After the nation's immigrants have remarkably demonstrated their power in numbers on the streets of the nation and in the workplace, they are talking about moving on to the ballot box.
But will they?
Their record of participation up to now in elections has been dismal, especially among Hispanics, the largest group. Perhaps their newly found muscle will fire up more enthusiasm to vote. Democrats should hope so.
The Pew Research Center, a nonpartisan organization, published a significant report last year on the 2004 election. An entire chapter was devoted to the Latino vote and its low numbers.
For example, based on their numbers in the overall population, Latinos voted at a rate of only 18 percent. The vote among whites was at 51 percent, and among African-Americans it was 39 percent.
The Pew report said the high number of underage Latinos and the large numbers of noncitizens accounted in great part for the low number. But there were other statistics just as glaring to prove the point of a low turnout in November 2004.
If Democrats want to take advantage of the current political climate, they can pin the donkey on the tail of Rep. James Sensenbrenner, Republican of Wisconsin. His immigration legislation in the House is a punitive measure designed to treat illegals as felons. He is the symbol of GOP conservatism run amok in the House, and he's got some companions.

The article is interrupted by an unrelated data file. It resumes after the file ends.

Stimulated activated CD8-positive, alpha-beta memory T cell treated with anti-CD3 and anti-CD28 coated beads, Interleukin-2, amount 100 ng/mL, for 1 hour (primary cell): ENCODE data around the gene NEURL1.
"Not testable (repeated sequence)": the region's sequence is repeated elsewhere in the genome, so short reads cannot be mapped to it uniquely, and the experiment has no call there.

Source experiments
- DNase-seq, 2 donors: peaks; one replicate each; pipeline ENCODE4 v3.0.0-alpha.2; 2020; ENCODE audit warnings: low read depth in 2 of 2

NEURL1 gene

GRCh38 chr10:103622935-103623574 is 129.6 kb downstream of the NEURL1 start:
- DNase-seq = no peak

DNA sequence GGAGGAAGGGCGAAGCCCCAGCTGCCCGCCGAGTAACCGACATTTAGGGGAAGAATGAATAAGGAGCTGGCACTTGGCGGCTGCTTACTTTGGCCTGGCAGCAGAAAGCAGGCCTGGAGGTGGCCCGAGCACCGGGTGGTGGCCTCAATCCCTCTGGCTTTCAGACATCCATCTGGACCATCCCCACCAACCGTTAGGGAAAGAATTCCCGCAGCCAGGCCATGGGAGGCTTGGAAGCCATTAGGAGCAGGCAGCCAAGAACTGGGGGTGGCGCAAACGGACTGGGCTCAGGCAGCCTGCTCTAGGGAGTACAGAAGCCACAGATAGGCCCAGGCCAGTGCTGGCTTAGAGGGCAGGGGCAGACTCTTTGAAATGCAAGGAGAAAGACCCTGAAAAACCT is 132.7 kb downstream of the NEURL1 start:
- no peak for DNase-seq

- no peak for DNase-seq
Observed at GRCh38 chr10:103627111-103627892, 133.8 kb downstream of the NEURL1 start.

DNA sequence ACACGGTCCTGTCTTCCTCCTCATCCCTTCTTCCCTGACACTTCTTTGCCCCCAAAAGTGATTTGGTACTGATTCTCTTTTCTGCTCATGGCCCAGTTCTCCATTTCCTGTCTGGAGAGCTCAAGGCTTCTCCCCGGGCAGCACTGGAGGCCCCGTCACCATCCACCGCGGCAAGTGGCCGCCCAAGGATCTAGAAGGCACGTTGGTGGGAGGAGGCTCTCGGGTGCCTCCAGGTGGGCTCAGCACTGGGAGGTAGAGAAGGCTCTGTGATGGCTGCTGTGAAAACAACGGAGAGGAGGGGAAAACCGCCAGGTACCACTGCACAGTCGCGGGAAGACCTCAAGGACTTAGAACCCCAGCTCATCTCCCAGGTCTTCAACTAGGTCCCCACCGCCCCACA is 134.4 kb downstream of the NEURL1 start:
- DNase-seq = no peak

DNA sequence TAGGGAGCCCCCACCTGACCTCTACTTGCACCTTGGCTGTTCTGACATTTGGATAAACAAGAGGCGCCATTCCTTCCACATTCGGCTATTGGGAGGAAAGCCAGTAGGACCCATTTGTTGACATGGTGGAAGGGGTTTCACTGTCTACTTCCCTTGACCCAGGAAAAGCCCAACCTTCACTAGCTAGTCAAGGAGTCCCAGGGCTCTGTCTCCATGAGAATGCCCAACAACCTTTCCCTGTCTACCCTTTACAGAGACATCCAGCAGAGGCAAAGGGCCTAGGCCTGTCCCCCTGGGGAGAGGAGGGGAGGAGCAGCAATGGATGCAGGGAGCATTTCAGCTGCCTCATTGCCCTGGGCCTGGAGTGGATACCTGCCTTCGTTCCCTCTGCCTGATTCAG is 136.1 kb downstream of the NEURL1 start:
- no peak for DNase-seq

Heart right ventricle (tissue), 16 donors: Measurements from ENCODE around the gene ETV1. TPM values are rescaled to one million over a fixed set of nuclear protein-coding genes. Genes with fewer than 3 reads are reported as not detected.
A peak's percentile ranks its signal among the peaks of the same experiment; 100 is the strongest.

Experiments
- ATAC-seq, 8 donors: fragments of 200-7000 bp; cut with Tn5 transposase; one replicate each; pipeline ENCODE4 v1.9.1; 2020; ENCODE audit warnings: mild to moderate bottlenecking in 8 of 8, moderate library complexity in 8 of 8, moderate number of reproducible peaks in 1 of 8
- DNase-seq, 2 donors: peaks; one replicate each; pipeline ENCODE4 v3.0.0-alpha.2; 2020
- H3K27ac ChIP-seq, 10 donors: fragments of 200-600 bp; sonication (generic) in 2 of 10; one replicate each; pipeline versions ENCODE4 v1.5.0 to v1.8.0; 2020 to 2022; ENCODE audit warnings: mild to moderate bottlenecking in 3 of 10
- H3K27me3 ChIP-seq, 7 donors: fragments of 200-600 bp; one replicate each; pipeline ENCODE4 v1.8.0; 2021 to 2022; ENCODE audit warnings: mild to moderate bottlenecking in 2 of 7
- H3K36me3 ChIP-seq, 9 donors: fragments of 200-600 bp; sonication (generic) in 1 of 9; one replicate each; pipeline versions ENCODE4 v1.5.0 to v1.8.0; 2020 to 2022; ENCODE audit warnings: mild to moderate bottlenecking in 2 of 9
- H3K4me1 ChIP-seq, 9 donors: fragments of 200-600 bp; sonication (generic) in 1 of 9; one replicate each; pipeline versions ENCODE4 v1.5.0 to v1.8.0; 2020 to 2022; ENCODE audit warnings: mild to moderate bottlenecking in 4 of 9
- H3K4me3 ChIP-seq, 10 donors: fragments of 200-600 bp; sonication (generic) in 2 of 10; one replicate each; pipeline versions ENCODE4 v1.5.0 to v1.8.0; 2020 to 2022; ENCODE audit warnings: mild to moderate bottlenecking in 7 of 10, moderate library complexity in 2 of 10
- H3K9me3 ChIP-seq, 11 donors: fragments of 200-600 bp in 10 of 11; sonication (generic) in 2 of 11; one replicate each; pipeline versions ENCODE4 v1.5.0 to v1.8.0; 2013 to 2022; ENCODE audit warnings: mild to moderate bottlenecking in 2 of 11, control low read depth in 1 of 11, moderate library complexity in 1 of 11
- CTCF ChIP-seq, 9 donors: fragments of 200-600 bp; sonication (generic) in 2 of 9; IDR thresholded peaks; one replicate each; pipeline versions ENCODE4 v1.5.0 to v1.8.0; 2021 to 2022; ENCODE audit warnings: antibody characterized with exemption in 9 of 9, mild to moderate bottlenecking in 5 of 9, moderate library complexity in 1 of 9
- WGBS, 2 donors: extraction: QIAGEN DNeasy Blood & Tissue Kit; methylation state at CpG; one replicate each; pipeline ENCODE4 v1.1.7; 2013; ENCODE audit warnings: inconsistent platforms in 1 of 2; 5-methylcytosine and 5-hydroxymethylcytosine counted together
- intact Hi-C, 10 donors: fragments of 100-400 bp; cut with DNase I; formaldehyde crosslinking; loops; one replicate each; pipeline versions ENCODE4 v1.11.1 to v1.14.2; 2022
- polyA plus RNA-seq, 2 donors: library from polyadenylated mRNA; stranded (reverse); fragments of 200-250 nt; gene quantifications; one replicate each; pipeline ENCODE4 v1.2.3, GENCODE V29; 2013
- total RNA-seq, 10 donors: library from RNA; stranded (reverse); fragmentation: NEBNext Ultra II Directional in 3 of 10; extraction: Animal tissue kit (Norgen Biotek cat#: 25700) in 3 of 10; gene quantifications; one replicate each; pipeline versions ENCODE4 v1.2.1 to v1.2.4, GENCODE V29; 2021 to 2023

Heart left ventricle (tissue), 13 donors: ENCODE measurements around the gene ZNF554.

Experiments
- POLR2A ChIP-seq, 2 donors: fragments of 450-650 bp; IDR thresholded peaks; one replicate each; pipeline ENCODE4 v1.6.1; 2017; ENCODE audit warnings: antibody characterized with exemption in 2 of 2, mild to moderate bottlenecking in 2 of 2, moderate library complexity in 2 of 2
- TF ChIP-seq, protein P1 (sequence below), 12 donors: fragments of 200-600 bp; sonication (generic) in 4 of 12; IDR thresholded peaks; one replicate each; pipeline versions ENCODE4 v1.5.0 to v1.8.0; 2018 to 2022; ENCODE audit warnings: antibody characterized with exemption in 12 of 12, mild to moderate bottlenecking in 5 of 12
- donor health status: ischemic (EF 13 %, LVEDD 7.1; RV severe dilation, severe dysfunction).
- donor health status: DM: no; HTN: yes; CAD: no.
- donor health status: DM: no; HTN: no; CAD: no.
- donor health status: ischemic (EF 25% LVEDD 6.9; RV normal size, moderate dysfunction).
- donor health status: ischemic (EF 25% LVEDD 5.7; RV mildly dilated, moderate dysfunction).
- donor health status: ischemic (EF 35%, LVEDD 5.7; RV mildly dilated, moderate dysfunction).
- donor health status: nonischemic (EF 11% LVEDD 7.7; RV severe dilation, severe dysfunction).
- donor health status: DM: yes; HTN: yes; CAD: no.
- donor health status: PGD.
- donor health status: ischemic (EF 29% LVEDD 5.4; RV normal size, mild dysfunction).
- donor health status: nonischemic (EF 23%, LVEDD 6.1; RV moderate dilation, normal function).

Democratic strategists should make clear what is going on in Congress to, for starters, the heavily Latino states of California, Florida, Arizona, Colorado, New Mexico, and New York. GOP incumbents and candidates should be pinned down on the issue.
The opportunity this November to awaken the heretofore-sleepy Latino vote isn't likely to come around again soon.
President Bush sought to pick up more GOP support in the Latino community in the last election and was marginally successful in a few states. But those gains should evaporate if Democrats move aggressively this off year.
The Democrats have been known in the past to form a circle for a firing squad. If they miss the chance this year on the immigration issue handed them, they deserve to remain in the minority in the House and Senate.